One of the most iconic sights in Belfast are the giant yellow cranes of the Harland and Wolff Shipyards Now known as Harland and Wolff Heavy Industries, it has diversified into general heavy industrial engineering along with its core shipbuilding activities. Many famous ships have been manufactured in these yards; among the more famous are the Royal Navy ship, HMS Belfast, now berthed permanently at Tower Bridge in London and P&O’s SS Canberra, a magnificent cruise ship.
Harland and Wolff was formed in 1861 by Edward James Hyland (1831–1895) and Hamburg-born Gustav Wilhelm Wolff (1834–1913). In 1858 Harland, then general manager, bought the small shipyard on Queen’s Island from his employer Robert Hickson. Harland and Wolff today has 500 employees, a fraction of the many thousands that worked there when the yards were at full capacity in the early 1900’s.
However, you cannot mention Harland and Wolff without considering the most famous and infamous creation that emanated from the yards, HMS Titanic. The Titanic was an Olympic-class passenger liner owned by the White Star Line and built at the yards. For her short existence, she was the largest passenger steamship in the world.
On the night of 14 April 1912, during the ship’s maiden voyage, Titanic hit an iceberg and sank two hours and forty minutes later, early on 15 April 1912. The sinking resulted in the deaths of 1,517 people, making it one of the most deadly peacetime maritime disasters in history. The high casualty rate was due in part to the fact that, although complying with the regulations of the time, the ship did not carry enough lifeboats for everyone aboard. The ship had a total lifeboat capacity of 1,178 people, although her capacity was 3,547. A disproportionate number of men died due to the women-and-children-first protocol that was followed.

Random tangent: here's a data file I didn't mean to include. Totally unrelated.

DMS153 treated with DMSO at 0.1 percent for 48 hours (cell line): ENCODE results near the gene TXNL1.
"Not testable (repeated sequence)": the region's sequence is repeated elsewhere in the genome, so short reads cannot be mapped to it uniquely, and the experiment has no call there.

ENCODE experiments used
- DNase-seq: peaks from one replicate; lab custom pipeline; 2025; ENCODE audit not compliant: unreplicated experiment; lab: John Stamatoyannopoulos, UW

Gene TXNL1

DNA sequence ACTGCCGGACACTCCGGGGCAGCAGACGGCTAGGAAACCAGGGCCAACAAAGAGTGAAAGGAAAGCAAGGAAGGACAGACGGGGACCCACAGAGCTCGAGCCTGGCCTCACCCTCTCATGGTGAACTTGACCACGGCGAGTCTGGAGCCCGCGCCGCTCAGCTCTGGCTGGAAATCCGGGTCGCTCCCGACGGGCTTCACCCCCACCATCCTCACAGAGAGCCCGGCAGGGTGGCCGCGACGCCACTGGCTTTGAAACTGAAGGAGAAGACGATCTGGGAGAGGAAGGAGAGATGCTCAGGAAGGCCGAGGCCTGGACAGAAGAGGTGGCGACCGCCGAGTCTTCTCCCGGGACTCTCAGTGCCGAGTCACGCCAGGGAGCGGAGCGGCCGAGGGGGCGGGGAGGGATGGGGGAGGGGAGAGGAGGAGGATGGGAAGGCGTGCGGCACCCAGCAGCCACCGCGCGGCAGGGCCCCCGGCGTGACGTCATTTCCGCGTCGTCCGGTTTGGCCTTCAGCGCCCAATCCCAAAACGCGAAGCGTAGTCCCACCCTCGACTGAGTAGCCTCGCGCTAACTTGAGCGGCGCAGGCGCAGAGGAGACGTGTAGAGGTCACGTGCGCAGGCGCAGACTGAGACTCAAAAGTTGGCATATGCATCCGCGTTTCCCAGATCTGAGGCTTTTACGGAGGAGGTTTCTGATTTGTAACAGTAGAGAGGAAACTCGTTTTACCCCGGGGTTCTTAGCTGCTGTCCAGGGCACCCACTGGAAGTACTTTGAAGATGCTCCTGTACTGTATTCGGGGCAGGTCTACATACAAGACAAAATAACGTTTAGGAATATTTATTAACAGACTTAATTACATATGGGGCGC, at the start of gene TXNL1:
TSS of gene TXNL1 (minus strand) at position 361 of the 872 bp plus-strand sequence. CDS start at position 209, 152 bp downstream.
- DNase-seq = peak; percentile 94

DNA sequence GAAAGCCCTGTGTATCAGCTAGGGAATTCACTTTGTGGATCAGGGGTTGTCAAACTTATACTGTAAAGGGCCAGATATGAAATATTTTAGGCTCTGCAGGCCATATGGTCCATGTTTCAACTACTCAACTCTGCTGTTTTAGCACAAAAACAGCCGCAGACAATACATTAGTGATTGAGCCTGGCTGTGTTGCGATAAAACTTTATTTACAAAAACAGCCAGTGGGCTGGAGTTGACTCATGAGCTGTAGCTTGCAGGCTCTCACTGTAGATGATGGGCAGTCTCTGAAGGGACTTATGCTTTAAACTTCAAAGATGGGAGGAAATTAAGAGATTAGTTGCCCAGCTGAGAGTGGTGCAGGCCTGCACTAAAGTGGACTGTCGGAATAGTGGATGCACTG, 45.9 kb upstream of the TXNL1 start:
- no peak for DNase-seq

The Titanic used some of the most advanced technology available at the time and was until after the sinking, popularly believed to have been described as “unsinkable” It was a great shock to many that, despite the extensive safety features and experienced crew, the Titanic sank. The frenzy on the part of the media about Titanic’s famous victims, the legends about the sinking, the resulting changes to maritime law, and the discovery of the wreck have contributed to the continuing interest in, and notoriety of, the Titanic. The James Cameron epic film of the same name has embossed the tragedy and mystery of the sinking in the minds of billions of people around the world. For all the wrong reasons, this fantastic engineering masterpiece is the most famous ship in the world.
Today, there is a new cultural district being built in the old shipyard construction area called the Titanic Quarter, which is the biggest construction project ever undertaken in Belfast. When complete, it will house hotels, shops, museums, art galleries, leisure,theatre and concert amenities.
To see the area and hear the history of the Harland and Wolff shipyards, take one of the hourly bus tours that transverse the city.